Q: With so much time between 2005, when Katrina was fresh in the nation’s mind, and Save Our Souls release date- Summer 2012- do you think Hurricane Katrina has been forgotten in most American’s minds? Is it still relevant, or have New Orleans and the rest of the country moved on?
To New Orlenians, Katrina could have happened yesterday, and only once the next one hits will it be relegated to maybe having happened the week before. To America, Katrina is the skinny girl who got bounced of American Idol last week. I’m not sure anyone west of Texas could tell you the year she hit. Never mind Andrew.
When you compare Louisiana’s southern hospitality, and the city’s undeniable welcoming charm to a seemingly indifferent nation whose interests in the region are limited to NFL scandals, Jazz Fest and Mardi Gras. It’s a real slap in the face to a community who asks for nothing they aren’t prepared to give themselves.
Q: Besides the hilarity of Slow Burn front man Ben Wisdom’s preacher alter-ego and thick religious background, combined with an artists’ need to fill their spirit with the act of creating, and the soul of the city of New Orleans, was there anything I missed behind the genius title Save Our Souls?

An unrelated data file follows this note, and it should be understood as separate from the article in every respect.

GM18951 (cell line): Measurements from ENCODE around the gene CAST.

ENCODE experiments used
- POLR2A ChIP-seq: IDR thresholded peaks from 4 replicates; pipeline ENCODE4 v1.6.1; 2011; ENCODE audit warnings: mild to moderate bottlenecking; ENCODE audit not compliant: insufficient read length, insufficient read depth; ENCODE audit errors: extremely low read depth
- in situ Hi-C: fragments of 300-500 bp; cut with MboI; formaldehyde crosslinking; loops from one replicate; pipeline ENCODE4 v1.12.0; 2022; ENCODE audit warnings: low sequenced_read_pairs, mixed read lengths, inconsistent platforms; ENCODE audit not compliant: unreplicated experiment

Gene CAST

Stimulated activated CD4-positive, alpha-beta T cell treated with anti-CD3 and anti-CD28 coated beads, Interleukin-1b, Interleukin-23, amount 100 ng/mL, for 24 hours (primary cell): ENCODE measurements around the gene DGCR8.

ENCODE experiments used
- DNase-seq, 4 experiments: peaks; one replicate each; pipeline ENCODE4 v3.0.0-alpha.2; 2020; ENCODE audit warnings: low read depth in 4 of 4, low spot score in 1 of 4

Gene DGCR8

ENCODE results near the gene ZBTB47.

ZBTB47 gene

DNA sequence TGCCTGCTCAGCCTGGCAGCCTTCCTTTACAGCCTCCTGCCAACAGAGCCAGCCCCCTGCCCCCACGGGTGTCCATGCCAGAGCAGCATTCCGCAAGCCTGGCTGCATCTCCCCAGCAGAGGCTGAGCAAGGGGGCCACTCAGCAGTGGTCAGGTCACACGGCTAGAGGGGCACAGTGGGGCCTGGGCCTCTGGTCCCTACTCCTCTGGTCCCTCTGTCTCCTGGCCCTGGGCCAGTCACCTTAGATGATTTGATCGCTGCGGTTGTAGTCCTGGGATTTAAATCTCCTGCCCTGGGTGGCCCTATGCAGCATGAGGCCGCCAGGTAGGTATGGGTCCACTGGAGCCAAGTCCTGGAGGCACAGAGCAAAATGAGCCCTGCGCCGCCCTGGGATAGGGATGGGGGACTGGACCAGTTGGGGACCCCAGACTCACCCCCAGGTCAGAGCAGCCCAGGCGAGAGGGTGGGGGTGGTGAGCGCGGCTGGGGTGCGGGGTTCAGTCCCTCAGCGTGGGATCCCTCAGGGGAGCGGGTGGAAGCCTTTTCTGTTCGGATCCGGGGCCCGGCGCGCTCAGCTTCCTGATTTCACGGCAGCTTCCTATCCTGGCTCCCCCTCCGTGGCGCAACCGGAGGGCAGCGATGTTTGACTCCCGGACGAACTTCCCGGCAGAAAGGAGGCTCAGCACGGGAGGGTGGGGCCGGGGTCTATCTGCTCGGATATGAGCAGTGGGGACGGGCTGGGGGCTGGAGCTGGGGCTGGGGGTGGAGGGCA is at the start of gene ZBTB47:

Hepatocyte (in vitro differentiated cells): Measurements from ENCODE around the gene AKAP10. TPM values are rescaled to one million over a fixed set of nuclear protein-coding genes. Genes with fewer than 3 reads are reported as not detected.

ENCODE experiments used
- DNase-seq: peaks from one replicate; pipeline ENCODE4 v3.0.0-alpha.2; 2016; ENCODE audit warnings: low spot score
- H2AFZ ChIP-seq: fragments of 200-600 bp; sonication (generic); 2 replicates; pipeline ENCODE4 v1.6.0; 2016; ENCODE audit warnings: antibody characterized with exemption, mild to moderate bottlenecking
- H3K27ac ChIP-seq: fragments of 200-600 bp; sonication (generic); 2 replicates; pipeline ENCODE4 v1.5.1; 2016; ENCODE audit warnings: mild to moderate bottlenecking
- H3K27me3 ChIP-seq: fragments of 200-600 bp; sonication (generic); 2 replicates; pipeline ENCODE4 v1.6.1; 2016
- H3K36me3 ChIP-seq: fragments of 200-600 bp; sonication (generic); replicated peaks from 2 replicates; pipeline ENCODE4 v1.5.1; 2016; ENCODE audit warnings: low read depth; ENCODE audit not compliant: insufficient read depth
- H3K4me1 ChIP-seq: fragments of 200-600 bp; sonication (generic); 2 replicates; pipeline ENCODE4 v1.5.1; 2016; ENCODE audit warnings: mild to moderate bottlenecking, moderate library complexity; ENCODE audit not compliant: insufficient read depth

The title has another side. It was designed to conjure the idea of a cry for help, and hopefully by the end of the film, the realization that they are helping themselves just fine (Another local theme). I really like the idea of using Sebastian’s argument of equating the Art of Burlesque to the profession of stripping. I didn’t directly dismantle this faux argument, instead I placed it near the top of the film, and kept a place for the unbeliever, the naysayer to condemn the troupe, and have pity on them throughout the duration. The film of course keeps moving and once we come to know the performers as human beings, my wish is for the audience to see the folly of their uninformed judgments and assumptions, and maybe ask themselves if their souls are the ones that need saving.
Q: The dynamic camera angles, raw silent film effects and techniques as transitions, and energetic and original soundtrack of the film are phenomenal and make it a joy rather than the chore of some documentaries (even burlesque ones). Was this a product of the collaboration between you and Slow Burn Burlesque in an effort to translate the energy of a live show into a film, or is this a signature style of yours we can expect to see more of in the future?